I read a great article by Secret Agent Man on Backstage today called “The 9 Spokes of Your Career Wheel.” It’s about honestly evaluating my strengths and weaknesses in my acting career. Essentially, the author of the column asks you to consider how balanced you are in every area of acting. In what area am I strong, and what are the areas I can improve in? In order to run on a fully supportive ‘wheel,’ each spoke – that represents my training – must be of equal length. If it isn’t, then the wheel won’t work.
“Balance is everything.”
I consider myself to be strong in several areas, while I’ve known that for a long time, my audition technique is the one thing I’m always unhappy about. So much so, that I’ve decided that I need to stay in some sort of audition class on a consistent basis. While I’m an old-hand at auditioning, I waver from complete disappointment to sheer excitement. I’m always working to be better at auditioning, and I’d say that most of the time, I’m feeling that there’s always something I could’ve done differently. Like, get my fucking lines right, or not go up on a monologue midway through. That says a lot. And something I know I need to stay engaged with, and improve on.
So, I went about creating my wheel, and this is what I came up with. I basically used a star-rating system instead of what the author of the article suggests, but overall, I think I’m very strong.
I’m excellent at networking, at my business knowledge, my meeting skills, for example. Got those down. It’s my technique and performance side that is always wanting and needing attention and improvement.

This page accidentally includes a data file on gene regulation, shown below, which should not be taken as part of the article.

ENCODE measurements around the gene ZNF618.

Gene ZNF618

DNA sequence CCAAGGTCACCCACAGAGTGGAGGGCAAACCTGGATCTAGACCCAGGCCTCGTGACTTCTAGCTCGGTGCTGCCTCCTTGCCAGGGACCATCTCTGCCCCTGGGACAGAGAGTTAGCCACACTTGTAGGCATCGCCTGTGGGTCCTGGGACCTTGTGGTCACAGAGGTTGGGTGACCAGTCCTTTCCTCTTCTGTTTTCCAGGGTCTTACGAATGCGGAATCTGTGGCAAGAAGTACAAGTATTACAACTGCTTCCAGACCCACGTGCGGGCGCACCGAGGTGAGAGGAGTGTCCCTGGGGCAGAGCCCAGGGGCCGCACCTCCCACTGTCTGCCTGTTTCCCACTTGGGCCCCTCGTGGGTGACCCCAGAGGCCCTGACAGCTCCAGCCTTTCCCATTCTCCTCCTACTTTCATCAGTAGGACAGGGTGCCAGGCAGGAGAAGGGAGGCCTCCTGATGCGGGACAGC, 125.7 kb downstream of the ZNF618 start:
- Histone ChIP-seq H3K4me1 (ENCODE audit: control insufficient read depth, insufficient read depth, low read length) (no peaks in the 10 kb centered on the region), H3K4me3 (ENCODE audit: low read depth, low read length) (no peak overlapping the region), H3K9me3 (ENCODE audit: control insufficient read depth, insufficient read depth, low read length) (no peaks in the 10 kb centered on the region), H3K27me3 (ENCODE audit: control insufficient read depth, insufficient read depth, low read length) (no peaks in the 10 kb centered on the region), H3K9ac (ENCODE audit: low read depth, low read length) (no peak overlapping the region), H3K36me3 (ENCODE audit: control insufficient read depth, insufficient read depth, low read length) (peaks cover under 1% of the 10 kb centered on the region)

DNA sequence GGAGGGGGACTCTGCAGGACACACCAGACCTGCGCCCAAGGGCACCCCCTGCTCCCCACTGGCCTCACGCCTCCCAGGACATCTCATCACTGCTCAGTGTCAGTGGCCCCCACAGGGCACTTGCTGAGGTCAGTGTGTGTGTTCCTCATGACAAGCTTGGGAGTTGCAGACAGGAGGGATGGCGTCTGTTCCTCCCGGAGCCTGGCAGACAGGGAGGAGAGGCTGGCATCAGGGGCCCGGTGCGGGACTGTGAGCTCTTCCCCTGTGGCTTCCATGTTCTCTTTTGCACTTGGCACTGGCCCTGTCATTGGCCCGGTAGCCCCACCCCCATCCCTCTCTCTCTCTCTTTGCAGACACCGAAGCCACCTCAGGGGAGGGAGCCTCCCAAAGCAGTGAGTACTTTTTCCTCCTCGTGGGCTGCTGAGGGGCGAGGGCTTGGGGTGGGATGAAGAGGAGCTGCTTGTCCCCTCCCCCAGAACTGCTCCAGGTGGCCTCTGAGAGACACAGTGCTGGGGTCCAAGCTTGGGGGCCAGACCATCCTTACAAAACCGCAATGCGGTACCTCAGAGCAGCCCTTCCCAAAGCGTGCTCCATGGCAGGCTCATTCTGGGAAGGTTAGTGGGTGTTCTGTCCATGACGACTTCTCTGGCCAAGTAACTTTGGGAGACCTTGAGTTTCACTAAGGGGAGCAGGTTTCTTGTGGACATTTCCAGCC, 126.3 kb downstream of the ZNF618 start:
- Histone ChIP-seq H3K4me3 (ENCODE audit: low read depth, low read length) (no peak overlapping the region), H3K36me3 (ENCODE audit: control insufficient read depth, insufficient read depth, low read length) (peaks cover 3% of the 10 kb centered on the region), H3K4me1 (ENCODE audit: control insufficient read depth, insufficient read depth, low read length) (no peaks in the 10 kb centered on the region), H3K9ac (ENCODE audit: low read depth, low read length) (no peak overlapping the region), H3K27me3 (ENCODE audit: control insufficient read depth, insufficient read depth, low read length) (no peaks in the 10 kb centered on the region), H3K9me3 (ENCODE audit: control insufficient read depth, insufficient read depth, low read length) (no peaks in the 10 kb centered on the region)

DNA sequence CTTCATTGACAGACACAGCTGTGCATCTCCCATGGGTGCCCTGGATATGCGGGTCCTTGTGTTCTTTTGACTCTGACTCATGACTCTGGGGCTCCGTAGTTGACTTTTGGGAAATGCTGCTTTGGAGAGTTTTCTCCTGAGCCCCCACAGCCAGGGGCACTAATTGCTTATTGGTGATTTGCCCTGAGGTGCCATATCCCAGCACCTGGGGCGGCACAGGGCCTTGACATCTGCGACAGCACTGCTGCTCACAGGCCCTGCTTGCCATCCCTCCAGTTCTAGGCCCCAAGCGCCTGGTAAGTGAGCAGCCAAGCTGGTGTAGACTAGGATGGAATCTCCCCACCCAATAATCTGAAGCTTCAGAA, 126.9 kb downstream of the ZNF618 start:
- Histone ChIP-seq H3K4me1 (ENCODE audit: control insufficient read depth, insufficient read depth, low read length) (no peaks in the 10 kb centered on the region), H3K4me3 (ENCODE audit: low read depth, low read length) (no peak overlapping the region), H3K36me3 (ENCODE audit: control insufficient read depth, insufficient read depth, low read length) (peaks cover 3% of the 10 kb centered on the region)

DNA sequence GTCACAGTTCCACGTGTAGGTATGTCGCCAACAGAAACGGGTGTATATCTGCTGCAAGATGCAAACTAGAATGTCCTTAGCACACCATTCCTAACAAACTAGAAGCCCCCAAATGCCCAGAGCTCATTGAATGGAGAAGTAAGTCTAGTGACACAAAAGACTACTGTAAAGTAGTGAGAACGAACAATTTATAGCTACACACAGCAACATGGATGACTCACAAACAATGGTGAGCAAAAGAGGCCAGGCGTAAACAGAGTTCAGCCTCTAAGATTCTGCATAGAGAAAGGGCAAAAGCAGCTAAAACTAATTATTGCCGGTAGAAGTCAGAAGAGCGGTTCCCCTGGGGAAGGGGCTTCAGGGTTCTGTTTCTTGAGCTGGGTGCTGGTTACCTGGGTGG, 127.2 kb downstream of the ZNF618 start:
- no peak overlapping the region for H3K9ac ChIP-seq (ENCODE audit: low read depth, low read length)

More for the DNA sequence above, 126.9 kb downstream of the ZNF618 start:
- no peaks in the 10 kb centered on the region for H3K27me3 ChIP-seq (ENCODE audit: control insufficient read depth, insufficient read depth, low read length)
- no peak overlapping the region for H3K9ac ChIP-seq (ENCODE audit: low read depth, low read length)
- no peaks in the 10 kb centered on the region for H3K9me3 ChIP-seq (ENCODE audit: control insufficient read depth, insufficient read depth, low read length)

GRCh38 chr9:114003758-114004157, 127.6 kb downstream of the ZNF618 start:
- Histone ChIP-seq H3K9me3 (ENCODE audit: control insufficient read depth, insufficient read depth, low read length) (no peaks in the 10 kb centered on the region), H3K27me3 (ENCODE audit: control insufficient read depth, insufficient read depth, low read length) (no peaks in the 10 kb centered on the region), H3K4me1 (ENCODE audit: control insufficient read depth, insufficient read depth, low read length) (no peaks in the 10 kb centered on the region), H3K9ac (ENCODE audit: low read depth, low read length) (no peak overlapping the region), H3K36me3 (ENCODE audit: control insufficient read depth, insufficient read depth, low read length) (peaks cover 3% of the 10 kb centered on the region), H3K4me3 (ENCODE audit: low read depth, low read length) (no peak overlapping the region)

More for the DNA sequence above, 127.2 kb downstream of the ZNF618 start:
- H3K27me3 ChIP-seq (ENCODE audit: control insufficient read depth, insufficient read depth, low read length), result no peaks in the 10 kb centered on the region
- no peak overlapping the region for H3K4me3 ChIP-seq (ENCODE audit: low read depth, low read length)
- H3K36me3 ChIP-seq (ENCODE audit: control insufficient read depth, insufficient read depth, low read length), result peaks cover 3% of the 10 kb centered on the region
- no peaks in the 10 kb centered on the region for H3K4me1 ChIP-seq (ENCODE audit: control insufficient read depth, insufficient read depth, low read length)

Improv, musical theatre, auditioning – those are areas I want to work more toward improving my game on.
It’s all entirely subjective, and of course, is subject to change. But today, this is how I feel. Right now. Others who’ve seen me audition for them will have a different opinion, I know.
Let’s talk about my audition technique for a moment. And I’m going to be super-honest.
I had two auditions over the last 3 days, and I feel that they went well – but they could’ve been better. I wasn’t entirely satisfied. I’m trying not to cringe or be to self-judgemental about it. It was recently pointed out to me that I always say something negative about my audition technique; or that when I’m asked how an audition went, that my go-to answer is usually: “it was OK” – which is me covering up my disappointment.
We all swing them out of the park or drown in self-pity, and I don’t want to live in the “you sucked” frame of mind. So, I’ve learned to look at auditions as a way of seeing where and how to improve. But when I find myself leaving auditions where I just know I bombed, that’s where I need to look at the opportunity, and not wallow in shame. I’ve learned to leave an audition behind pretty quickly – as something that I shouldn’t worry about, and just keep moving ahead.
I keep a journal of auditions, too. Which I recommend anyone do. It contains who it was for; what monologue(s) I did; what I wore, what casting directors were in the room. It’s very useful when I need to look back and use as a reference.
SO. Enough about that. Back to auditioning! I’ll report my progress in the near-future on this and other areas.